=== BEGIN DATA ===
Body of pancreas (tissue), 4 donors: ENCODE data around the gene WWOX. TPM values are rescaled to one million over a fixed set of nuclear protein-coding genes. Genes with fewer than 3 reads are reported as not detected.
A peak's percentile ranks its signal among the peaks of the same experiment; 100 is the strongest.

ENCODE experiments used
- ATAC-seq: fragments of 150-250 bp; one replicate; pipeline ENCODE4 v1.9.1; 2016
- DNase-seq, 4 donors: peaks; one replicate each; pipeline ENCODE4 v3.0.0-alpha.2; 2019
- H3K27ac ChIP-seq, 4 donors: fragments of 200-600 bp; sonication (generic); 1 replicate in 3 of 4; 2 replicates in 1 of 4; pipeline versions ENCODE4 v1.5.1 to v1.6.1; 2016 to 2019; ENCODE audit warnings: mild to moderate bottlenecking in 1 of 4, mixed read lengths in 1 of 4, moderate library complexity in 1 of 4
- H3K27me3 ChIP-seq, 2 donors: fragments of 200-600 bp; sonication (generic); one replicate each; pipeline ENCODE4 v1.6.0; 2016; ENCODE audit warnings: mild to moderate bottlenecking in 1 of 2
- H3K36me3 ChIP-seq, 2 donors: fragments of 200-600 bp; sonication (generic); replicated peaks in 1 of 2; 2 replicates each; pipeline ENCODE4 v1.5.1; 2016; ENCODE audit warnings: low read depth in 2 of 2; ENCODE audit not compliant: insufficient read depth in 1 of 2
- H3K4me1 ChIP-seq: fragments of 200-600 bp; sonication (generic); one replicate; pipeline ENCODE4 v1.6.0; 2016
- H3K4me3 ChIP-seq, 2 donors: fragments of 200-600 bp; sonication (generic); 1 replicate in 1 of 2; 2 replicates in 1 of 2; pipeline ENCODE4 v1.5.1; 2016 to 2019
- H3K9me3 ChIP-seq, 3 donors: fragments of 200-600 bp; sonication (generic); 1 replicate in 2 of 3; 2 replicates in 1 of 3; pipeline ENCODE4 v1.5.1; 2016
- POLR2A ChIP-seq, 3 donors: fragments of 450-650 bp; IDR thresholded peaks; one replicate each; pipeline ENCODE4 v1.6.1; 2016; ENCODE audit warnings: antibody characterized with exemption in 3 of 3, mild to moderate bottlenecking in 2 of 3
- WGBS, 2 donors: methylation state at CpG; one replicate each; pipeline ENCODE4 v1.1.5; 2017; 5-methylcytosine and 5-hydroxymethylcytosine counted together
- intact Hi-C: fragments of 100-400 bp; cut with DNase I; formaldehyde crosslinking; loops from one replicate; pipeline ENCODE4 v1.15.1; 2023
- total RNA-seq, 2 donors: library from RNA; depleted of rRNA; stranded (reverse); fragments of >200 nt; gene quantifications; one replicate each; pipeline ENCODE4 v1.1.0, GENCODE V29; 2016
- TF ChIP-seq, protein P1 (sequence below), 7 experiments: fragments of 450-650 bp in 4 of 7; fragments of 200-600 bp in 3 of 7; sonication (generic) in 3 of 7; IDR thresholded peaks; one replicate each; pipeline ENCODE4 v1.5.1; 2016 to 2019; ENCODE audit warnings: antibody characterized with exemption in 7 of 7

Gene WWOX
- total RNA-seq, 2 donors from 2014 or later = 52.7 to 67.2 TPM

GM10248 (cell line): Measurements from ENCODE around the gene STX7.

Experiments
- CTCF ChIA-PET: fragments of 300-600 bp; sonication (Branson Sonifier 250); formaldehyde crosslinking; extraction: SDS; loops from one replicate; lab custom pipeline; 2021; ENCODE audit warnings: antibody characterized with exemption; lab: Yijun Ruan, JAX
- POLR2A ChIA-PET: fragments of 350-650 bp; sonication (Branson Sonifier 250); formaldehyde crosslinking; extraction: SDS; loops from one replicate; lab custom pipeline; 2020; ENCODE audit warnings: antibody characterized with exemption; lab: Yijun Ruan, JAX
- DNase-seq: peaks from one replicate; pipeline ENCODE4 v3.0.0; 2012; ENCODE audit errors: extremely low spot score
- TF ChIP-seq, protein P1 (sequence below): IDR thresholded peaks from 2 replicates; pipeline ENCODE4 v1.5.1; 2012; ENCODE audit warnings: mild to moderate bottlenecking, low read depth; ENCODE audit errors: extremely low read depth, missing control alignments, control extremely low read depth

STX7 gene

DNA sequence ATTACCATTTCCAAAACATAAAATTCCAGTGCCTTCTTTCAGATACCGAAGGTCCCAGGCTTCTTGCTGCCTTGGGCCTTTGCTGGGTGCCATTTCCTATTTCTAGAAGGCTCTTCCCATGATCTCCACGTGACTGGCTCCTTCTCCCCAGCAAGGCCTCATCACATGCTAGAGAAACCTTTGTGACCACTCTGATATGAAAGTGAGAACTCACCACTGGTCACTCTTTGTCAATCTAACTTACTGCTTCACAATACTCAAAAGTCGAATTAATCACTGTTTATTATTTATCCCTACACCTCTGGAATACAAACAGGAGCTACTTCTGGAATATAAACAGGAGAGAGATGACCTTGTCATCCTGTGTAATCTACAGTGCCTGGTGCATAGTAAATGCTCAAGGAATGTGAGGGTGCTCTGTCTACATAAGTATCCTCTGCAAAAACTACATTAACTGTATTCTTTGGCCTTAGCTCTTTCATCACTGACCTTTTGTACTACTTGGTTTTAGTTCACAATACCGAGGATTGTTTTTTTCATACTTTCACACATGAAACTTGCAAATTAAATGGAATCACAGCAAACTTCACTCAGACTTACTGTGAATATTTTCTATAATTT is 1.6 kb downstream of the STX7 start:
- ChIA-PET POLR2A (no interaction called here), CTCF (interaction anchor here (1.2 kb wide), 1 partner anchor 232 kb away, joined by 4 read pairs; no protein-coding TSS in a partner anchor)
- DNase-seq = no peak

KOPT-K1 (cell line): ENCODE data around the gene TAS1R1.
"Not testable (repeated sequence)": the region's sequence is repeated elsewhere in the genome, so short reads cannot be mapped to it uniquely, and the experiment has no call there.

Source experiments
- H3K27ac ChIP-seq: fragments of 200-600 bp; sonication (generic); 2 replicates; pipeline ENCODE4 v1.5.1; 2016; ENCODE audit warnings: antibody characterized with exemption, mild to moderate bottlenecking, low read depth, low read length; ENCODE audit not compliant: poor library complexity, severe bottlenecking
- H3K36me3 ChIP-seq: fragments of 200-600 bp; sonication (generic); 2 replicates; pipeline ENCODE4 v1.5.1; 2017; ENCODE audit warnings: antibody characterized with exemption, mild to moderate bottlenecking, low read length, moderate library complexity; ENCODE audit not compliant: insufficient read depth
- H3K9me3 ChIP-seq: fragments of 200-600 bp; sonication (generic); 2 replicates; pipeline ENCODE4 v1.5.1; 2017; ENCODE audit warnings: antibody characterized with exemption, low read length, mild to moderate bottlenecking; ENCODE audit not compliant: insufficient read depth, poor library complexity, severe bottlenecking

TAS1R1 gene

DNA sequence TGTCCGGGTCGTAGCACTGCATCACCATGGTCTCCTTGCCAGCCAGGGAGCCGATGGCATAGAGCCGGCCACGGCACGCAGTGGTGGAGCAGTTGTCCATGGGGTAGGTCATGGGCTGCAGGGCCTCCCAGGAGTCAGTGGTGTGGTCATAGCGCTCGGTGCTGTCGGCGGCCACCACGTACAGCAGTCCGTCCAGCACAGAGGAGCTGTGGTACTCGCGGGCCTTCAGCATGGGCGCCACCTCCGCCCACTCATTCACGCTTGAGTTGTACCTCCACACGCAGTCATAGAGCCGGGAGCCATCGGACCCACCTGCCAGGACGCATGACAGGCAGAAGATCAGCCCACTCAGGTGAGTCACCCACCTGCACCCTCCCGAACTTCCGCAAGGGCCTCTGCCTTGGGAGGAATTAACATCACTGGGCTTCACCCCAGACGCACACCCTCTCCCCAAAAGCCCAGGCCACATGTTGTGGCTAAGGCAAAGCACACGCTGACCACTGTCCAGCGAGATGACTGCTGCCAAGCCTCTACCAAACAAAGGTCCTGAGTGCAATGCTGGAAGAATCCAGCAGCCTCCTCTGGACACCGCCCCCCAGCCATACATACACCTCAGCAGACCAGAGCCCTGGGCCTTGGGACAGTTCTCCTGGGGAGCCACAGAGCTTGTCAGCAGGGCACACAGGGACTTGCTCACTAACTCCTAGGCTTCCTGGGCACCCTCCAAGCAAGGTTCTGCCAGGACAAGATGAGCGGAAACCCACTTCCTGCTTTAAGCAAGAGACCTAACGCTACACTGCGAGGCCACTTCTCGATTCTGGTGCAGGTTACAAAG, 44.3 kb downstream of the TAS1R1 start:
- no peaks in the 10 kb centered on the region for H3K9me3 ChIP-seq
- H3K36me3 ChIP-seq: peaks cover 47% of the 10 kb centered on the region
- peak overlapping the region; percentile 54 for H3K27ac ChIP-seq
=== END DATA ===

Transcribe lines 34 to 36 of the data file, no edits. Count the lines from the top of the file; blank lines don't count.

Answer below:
- H3K9me3 ChIP-seq: fragments of 200-600 bp; sonication (generic); 2 replicates; pipeline ENCODE4 v1.5.1; 2017; ENCODE audit warnings: antibody characterized with exemption, low read length, mild to moderate bottlenecking; ENCODE audit not compliant: insufficient read depth, poor library complexity, severe bottlenecking

TAS1R1 gene

DNA sequence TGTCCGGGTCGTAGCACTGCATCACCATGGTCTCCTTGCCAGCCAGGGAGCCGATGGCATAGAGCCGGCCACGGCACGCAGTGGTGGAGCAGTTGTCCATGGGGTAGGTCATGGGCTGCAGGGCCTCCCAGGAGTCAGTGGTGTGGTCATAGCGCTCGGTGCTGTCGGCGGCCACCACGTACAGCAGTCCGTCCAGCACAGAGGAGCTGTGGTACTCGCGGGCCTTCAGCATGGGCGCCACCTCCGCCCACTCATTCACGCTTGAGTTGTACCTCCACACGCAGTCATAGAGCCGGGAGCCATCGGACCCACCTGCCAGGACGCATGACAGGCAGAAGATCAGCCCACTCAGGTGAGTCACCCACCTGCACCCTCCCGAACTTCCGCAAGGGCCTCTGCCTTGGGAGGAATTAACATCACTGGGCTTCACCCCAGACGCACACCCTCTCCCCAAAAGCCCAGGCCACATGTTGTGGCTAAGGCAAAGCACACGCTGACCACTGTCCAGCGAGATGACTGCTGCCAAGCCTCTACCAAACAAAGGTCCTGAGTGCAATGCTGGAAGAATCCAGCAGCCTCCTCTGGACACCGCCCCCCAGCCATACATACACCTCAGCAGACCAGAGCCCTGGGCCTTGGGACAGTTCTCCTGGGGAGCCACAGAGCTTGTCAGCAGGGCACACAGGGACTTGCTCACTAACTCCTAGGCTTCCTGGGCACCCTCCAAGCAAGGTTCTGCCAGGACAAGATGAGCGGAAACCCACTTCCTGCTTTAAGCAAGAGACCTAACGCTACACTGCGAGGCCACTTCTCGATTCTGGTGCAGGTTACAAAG, 44.3 kb downstream of the TAS1R1 start: